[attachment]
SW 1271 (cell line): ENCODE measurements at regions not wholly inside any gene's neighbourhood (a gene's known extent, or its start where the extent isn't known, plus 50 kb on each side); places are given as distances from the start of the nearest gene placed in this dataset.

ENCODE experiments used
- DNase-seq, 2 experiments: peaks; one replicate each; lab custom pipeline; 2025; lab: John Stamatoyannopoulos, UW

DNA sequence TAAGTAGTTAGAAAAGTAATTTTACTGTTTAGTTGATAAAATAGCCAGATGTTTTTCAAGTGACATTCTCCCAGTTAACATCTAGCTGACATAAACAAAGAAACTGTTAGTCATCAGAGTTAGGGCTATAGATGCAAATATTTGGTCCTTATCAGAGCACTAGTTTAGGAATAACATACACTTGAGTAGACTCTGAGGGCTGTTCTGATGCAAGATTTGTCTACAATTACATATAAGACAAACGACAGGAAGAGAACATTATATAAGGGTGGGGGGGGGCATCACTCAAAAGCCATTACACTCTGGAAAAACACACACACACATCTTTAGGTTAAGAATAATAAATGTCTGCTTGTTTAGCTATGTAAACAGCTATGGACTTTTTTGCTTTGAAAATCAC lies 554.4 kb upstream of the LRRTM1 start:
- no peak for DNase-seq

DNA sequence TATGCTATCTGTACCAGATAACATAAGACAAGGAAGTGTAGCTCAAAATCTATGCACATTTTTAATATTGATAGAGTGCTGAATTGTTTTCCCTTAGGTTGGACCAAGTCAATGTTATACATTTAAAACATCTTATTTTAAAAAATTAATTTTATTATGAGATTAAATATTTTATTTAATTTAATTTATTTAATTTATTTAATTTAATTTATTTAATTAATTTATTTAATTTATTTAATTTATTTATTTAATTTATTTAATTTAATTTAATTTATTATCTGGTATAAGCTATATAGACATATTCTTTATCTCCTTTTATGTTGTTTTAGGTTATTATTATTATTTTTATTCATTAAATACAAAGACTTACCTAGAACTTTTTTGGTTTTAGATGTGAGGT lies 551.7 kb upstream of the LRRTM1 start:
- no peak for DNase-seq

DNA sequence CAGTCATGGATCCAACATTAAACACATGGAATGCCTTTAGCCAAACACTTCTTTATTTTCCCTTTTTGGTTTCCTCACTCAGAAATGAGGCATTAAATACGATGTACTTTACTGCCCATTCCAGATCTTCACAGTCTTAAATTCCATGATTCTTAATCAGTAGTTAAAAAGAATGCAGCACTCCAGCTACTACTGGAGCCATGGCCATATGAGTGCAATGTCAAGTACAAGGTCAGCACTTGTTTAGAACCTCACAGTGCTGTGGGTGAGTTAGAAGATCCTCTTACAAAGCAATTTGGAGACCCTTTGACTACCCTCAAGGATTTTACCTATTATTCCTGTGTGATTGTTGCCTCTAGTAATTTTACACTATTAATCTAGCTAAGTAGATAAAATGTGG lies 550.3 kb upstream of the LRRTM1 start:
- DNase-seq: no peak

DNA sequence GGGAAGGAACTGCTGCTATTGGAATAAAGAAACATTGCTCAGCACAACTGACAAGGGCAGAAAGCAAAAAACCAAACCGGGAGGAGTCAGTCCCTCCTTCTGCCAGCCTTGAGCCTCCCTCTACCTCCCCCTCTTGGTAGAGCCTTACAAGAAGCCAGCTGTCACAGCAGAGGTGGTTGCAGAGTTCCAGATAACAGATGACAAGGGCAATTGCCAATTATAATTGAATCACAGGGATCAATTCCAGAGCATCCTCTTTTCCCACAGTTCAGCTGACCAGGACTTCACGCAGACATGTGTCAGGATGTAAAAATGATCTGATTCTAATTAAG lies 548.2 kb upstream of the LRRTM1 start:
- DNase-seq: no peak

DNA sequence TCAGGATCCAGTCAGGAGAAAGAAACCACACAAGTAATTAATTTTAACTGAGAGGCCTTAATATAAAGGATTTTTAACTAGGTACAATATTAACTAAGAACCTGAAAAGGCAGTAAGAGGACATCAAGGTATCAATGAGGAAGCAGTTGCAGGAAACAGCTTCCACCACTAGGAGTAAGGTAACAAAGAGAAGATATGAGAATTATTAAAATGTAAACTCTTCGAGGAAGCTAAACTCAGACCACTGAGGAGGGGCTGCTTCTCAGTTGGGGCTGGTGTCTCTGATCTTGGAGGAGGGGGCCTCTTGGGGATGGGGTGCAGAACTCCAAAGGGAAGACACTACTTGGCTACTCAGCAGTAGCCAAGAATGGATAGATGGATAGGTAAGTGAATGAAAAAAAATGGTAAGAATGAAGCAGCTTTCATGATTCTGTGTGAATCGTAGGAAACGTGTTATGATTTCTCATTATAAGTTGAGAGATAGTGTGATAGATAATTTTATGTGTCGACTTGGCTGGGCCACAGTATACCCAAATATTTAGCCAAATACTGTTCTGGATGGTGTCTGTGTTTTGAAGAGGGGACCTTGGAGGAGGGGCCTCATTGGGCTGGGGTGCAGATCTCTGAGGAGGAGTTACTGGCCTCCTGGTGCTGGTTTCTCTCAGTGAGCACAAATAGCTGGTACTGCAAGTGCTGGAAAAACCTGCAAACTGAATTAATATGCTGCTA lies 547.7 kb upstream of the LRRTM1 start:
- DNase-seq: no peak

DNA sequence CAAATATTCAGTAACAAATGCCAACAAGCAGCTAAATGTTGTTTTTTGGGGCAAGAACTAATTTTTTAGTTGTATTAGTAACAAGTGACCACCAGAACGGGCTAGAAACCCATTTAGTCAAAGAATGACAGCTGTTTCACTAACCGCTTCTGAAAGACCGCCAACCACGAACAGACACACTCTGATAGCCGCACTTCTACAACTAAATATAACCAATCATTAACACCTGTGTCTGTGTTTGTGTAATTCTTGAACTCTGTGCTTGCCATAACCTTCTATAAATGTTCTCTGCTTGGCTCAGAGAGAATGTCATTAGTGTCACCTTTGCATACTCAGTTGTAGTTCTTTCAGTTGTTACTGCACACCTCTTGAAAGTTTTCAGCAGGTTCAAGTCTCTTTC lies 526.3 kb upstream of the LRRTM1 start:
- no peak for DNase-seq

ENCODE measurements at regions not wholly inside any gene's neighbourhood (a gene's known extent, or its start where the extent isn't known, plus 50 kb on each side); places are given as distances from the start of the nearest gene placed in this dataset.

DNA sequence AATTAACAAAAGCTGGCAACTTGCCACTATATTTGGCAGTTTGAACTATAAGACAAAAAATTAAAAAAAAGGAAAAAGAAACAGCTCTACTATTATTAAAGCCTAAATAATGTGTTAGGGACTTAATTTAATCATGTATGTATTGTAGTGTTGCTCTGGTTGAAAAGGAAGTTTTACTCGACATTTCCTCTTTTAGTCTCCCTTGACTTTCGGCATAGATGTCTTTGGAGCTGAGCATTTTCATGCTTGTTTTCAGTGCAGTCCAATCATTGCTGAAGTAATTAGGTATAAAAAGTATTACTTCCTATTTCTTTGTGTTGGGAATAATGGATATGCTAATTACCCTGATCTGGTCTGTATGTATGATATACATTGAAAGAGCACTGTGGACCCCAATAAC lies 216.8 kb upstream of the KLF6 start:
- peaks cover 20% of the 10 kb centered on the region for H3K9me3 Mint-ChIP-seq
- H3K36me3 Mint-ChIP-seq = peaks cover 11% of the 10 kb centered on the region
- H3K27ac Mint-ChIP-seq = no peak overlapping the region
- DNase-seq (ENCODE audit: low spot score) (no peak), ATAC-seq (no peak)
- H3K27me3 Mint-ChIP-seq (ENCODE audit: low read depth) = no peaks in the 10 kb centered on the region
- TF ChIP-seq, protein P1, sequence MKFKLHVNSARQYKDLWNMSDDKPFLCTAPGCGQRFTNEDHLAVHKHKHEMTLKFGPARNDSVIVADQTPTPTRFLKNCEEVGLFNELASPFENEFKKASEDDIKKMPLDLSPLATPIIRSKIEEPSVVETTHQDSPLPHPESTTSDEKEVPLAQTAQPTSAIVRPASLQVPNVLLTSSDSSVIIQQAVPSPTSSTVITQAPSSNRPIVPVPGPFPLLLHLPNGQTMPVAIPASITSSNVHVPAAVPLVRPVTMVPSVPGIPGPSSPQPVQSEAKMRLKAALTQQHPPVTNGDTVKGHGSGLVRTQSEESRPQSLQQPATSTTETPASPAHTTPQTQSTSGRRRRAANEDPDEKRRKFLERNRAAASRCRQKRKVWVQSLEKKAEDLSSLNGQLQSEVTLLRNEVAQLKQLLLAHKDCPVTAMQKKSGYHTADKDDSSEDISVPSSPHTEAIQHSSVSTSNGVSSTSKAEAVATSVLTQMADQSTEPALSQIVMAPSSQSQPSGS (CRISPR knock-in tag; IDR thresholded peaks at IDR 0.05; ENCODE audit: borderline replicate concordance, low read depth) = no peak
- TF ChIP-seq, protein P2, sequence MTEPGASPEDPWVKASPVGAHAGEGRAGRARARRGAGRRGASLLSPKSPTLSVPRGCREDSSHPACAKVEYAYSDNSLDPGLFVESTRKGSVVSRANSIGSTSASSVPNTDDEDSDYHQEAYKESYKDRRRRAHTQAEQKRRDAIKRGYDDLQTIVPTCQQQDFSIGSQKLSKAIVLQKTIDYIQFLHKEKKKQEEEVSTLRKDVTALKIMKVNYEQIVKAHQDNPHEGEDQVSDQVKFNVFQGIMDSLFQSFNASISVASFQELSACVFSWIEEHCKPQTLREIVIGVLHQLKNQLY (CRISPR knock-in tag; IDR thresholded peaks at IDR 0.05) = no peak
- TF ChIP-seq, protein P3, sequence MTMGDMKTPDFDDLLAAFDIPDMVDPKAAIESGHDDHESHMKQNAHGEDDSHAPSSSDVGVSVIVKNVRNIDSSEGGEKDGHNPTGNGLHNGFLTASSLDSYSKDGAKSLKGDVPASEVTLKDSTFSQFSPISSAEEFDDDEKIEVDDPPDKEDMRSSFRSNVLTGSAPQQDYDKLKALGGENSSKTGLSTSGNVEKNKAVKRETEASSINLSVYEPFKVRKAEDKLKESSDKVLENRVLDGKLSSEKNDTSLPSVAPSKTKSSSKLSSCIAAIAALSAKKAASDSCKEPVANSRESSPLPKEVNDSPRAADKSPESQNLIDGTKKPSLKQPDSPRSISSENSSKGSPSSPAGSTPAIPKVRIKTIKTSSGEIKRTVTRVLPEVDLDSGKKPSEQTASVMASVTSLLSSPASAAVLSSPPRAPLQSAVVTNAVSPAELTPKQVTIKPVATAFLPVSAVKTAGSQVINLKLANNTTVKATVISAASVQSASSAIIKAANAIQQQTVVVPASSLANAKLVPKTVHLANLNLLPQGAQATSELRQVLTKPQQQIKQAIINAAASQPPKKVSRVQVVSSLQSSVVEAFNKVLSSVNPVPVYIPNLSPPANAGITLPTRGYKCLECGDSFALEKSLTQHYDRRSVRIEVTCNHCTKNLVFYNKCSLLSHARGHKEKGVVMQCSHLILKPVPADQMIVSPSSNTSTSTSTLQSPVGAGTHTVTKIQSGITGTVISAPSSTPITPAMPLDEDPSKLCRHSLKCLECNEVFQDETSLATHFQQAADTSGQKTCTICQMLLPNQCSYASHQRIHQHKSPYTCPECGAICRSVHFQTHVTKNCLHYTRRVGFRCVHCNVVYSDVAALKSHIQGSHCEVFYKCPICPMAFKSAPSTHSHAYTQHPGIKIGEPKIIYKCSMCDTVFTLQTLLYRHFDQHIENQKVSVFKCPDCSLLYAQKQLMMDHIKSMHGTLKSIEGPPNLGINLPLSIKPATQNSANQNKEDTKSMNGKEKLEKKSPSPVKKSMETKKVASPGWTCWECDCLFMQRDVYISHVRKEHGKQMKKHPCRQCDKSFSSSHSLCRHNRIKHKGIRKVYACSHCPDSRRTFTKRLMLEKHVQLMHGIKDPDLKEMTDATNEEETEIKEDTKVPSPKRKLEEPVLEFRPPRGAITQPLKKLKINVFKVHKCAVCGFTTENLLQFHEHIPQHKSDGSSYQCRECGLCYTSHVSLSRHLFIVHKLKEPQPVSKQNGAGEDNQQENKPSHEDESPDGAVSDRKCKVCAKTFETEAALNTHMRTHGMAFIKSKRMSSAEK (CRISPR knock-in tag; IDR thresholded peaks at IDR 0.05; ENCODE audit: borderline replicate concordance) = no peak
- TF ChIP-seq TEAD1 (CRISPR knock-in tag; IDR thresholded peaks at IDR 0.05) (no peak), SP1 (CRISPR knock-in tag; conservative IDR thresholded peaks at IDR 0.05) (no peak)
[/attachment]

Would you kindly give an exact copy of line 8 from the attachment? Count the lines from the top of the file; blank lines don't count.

DNA sequence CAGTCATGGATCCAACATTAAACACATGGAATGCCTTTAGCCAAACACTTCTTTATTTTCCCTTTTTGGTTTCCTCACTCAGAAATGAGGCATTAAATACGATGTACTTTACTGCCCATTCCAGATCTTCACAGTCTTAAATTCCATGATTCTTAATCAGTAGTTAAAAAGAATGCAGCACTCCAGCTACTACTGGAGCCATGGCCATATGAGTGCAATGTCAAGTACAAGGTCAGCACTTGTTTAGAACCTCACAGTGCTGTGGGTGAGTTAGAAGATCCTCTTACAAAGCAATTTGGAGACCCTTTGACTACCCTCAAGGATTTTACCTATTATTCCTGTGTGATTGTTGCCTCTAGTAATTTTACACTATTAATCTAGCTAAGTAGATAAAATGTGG lies 550.3 kb upstream of the LRRTM1 start: